Crippled GM finally taking Delphi woes seriously, too
General Motors is finally showing that it takes its obligations to Delphi Corp. seriously.
Delphi, which is in the midst of a reorganization bankruptcy, has three times delayed its deadline for asking the bankruptcy court to terminate its labor contracts with the UAW and other unions. The first two delays were almost desperate. Delphi said it could only survive if its workers' wages were cut in half. That backed the UAW into a corner, leaving it with no realistic choice but to strike.
A strike, Delphi management knows, would be a deadly blow to the crippled auto supplier.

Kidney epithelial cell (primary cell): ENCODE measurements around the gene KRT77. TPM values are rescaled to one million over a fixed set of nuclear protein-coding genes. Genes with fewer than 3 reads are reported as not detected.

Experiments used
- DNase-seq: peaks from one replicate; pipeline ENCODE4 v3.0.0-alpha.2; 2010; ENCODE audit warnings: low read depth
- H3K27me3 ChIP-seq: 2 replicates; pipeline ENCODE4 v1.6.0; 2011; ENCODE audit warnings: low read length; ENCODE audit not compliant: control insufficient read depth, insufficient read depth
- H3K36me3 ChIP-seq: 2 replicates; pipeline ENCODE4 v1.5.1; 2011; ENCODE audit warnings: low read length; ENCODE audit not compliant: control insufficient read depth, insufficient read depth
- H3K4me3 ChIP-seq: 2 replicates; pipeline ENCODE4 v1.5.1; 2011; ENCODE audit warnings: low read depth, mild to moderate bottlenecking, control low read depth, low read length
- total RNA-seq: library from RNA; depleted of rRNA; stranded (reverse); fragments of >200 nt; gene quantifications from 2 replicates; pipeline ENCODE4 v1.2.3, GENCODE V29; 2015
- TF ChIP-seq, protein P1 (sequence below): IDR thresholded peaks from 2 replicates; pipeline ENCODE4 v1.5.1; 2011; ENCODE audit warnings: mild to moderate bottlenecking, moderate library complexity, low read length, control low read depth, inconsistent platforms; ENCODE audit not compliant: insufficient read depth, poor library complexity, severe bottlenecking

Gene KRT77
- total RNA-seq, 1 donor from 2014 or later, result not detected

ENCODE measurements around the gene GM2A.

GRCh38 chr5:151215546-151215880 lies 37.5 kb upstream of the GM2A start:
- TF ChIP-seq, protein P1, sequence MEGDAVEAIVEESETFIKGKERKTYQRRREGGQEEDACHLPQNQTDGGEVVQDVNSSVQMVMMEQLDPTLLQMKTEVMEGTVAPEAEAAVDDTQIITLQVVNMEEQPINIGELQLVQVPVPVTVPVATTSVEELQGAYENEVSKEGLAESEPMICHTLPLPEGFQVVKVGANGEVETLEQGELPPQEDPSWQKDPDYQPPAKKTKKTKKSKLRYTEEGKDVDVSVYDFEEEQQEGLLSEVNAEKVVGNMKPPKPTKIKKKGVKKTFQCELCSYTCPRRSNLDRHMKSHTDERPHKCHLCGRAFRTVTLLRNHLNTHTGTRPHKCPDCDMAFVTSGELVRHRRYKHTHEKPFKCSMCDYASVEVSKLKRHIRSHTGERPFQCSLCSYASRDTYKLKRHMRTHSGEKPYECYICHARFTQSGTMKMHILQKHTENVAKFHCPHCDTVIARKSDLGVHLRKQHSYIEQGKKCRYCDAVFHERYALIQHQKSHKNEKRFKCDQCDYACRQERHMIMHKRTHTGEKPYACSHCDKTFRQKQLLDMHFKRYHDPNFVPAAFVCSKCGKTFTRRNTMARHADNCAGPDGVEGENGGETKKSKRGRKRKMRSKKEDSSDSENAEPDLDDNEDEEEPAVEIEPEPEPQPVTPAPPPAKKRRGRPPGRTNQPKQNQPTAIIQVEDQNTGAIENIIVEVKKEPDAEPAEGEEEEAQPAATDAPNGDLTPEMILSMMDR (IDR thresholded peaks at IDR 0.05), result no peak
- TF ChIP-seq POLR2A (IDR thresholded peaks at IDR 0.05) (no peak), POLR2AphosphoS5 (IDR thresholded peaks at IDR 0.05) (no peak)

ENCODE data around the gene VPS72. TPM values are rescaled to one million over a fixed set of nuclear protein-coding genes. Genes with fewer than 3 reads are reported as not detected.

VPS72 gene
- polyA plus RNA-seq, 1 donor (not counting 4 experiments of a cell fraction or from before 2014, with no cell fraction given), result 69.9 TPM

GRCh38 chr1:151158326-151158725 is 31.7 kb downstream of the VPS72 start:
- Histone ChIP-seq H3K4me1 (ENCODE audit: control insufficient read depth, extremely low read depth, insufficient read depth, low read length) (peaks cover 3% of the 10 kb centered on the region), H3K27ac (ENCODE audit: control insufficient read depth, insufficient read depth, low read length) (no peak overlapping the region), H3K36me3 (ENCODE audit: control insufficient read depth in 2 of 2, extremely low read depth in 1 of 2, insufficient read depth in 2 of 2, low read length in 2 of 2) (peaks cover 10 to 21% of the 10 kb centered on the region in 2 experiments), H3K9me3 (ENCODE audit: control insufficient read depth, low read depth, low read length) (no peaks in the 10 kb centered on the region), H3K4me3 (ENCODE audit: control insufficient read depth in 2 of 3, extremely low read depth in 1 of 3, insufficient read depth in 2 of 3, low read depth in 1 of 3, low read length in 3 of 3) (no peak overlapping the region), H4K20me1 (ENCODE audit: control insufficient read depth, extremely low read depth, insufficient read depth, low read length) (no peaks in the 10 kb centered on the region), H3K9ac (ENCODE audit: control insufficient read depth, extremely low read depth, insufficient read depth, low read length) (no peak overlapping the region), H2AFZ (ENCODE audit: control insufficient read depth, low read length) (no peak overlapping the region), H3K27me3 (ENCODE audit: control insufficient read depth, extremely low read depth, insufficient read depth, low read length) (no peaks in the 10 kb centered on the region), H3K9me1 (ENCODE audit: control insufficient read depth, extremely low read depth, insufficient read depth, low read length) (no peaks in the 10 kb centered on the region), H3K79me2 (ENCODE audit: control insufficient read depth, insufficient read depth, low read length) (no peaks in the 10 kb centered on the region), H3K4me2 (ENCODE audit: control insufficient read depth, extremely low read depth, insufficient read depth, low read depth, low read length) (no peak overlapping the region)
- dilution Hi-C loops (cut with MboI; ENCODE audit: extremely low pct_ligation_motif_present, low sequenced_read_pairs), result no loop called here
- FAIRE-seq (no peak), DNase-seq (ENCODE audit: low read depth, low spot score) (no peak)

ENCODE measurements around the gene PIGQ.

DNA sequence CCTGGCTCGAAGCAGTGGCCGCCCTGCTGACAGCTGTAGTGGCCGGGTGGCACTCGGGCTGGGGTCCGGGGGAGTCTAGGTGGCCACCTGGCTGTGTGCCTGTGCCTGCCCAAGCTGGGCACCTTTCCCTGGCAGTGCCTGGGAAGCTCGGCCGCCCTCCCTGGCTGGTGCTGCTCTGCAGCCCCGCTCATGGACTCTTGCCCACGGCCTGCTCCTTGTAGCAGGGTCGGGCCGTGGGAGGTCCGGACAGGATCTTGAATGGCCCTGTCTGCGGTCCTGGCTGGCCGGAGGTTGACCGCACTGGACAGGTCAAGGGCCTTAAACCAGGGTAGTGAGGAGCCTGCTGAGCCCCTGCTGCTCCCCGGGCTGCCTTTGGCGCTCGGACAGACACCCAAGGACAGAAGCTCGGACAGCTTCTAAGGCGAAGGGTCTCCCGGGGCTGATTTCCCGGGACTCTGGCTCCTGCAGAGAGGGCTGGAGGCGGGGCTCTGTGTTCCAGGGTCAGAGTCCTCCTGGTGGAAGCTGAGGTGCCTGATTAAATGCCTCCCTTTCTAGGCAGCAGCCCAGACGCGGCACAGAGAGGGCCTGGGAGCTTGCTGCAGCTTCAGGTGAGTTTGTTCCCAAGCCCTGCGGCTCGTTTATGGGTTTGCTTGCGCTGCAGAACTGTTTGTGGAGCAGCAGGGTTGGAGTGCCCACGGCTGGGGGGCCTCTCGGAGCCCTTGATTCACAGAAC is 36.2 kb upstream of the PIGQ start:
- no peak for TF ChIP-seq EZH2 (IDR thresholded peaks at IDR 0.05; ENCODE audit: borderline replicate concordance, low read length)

Until after the second delay, GM was content to be an onlooker. It spurned negotiation requests and stuck its head in the sand.
The most recent delay in the request to reject labor contracts shows, for the first time, promise instead of desperation. Before Delphi requested the delay, GM finally acknowledged its survival is closely tied to Delphi's.
GM is hurting. Analysts have begun talking about the possibility that it will have to file bankruptcy. It is plagued by debt, massive employee-benefit obligations and poor sales.
The fact is, though, that many of Delphi's woes are traceable directly to GM, its former parent.
GM's already poor sales would come to an abrupt stop if Delphi employees, who supply GM with most of its parts, went on strike. GM needs Delphi to survive.
The fact that GM is finally facing up to its obligations is a good thing for GM and Delphi. It is also good for Delphi's 2,100 employees in Limestone County.